Hysterectomy is the surgical removal of the uterus. It is most commonly performed for malignancies and certain non-malignant conditions, like endometriosis or tumors, to control life-threatening bleeding or hemorrhage, and in the event of intractable pelvic infection or irreparable rupture of the uterus. A less radical procedures (myomectomy) is sometimes performed for removing fibroids while sparing the uterus.
Total abdominal hysterectomy bilateral salpingo oophorectomy (TAHBSO) is the removal of entire uterus, the ovaries, fallopian tubes and the cervix. TAHBSO is usually performed in the case of uterine and cervical cancer. This is the most common kind of hysterectomy. Removal of the ovaries eliminates the main source of the hormone estrogen, so menopause occurs immediately.
- Subtotal (partial): Body of the uterus is removed; cervical stump remains.
- Total: Removal of the uterus and cervix.
- Total with bilateral salpingo-oophorectomy (TAHBSO): Removal of uterus, cervix, fallopian tubes, and ovaries is the treatment of choice for invasive cancer (11% of hysterectomies), fibroid tumors that are rapidly growing or produce severe abnormal bleeding (about one-third of all hysterectomies), and endometriosis invading other pelvic organs.
- Vaginal hysterectomy or laparoscopically assisted vaginal hysterectomy (LAVH) may be done in certain conditions, such as uterine prolapse, cystocele/rectocele, carcinoma in situ, and high-risk obesity. These procedures offer the advantages of less pain, no visible (or much smaller) scars, and a shorter hospital stay and about half the recovery time, but are contraindicated if the diagnosis is obscure.
- A very complex and aggressive surgical procedure may be required to treat invasive cervical cancer. Total pelvis exenteration (TPE) involves radical hysterectomy with dissection of pelvic lymph nodes and bilateral salpingo-oophorectomy, total cystectomy, and abdominoperineal resection of the rectum. A colostomy and/or a urinary conduit are created, and vaginal reconstruction may or may not be performed. These patients require intensive care during the initial postoperative period. (Refer to additional plans of care regarding fecal or urinary diversion as appropriate.)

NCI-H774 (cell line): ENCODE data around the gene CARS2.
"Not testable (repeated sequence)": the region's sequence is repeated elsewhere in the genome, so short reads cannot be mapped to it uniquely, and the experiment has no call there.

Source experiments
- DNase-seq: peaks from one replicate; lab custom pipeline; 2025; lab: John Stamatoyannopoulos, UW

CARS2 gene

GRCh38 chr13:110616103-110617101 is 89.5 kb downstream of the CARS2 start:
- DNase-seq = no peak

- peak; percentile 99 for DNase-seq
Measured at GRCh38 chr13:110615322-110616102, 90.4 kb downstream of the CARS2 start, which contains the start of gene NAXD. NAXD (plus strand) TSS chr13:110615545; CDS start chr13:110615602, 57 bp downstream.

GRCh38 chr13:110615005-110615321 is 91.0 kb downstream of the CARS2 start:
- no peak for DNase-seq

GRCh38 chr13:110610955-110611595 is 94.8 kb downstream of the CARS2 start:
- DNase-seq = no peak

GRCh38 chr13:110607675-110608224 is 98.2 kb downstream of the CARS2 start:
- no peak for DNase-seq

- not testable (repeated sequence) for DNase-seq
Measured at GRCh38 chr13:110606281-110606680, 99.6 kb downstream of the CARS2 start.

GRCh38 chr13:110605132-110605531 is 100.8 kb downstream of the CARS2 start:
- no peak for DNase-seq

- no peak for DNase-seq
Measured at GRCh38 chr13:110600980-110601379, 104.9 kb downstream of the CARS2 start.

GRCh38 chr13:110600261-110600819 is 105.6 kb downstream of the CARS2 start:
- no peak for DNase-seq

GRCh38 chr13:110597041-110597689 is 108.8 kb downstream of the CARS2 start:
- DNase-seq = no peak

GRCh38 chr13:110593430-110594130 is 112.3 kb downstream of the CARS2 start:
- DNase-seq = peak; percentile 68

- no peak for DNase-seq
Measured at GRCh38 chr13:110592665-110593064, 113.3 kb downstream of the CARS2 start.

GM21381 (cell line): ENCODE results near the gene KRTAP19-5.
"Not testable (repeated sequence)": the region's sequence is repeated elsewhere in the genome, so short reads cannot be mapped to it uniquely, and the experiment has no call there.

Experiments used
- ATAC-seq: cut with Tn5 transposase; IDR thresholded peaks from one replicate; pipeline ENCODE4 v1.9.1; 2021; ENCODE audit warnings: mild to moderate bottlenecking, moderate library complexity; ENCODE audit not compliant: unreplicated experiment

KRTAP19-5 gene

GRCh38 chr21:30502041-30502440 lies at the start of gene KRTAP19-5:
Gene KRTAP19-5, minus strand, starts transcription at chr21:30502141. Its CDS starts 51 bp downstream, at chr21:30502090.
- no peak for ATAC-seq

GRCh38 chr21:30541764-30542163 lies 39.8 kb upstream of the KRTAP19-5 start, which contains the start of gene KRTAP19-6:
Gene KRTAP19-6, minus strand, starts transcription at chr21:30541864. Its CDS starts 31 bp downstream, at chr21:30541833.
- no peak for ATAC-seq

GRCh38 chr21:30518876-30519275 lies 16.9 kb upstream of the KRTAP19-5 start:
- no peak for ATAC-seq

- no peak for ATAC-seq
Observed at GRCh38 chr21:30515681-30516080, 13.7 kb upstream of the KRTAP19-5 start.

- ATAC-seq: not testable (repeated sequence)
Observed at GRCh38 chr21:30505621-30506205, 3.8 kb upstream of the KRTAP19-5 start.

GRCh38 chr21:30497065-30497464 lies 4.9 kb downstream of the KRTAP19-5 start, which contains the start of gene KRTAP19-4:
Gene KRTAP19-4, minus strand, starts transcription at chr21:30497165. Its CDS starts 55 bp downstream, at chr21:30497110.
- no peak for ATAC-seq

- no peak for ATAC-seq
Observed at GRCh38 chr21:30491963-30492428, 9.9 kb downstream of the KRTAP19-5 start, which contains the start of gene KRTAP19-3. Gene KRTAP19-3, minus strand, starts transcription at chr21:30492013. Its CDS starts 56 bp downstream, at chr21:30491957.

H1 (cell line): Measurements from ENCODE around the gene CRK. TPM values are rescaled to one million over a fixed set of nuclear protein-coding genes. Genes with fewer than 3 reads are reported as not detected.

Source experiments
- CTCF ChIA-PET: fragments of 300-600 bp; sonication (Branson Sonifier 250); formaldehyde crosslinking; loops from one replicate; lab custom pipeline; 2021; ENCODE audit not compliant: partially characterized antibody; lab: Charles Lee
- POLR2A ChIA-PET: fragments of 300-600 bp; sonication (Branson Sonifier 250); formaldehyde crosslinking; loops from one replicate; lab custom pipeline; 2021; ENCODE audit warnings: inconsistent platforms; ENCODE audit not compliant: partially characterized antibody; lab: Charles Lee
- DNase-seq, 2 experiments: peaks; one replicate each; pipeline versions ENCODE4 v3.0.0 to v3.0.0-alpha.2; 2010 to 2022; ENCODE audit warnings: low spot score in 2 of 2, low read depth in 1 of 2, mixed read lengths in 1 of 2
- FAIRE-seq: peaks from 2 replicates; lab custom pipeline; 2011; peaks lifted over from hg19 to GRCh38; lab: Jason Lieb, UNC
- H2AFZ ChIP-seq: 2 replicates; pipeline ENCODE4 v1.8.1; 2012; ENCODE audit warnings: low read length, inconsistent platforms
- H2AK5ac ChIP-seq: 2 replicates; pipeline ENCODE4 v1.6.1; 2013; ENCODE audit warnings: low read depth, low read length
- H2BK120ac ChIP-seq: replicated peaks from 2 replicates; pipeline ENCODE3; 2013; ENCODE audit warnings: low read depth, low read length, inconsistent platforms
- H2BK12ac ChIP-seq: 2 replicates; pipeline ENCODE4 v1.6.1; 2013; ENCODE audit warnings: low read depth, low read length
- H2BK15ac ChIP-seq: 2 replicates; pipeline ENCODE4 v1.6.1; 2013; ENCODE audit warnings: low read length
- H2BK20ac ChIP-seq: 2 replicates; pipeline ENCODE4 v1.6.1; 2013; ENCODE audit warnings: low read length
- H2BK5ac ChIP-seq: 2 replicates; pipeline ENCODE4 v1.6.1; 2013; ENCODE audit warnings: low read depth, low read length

- Support adaptation to change.
- Prevent complications.
- Provide information about procedure/prognosis and treatment needs.
- Dealing realistically with situation.
- Complications prevented/minimized.
- Procedure/prognosis and therapeutic regimen understood.
- Plan in place to meet needs after discharge.
- Pelvic examination: May reveal uterine/other pelvic organ irregularities, such as masses, tender nodules, visual changes of cervix, requiring further diagnostic evaluation.
- Pap smear: Cellular dysplasia reflects possibility of/presence of cancer.
- Ultrasound or computed tomography (CT) scan: Aids in identifying size/location of pelvic mass.
- Laparoscopy: Done to visualize tumors, bleeding, known or suspected endometriosis. Biopsy may be performed or laser treatment for endometriosis. Rarely, exploratory laparotomy may be done for staging cancer or to assess effects of chemotherapy.
- Dilation and curettage (D&C) with biopsy (endometrial/cervical): Permits histopathological study of cells to determine presence/ location of cancer.